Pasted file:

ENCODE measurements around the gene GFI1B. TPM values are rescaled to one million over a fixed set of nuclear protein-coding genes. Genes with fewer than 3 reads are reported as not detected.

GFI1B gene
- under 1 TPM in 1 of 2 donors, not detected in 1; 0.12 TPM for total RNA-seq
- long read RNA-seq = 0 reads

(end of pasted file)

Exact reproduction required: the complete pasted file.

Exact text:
ENCODE measurements around the gene GFI1B. TPM values are rescaled to one million over a fixed set of nuclear protein-coding genes. Genes with fewer than 3 reads are reported as not detected.

GFI1B gene
- under 1 TPM in 1 of 2 donors, not detected in 1; 0.12 TPM for total RNA-seq
- long read RNA-seq = 0 reads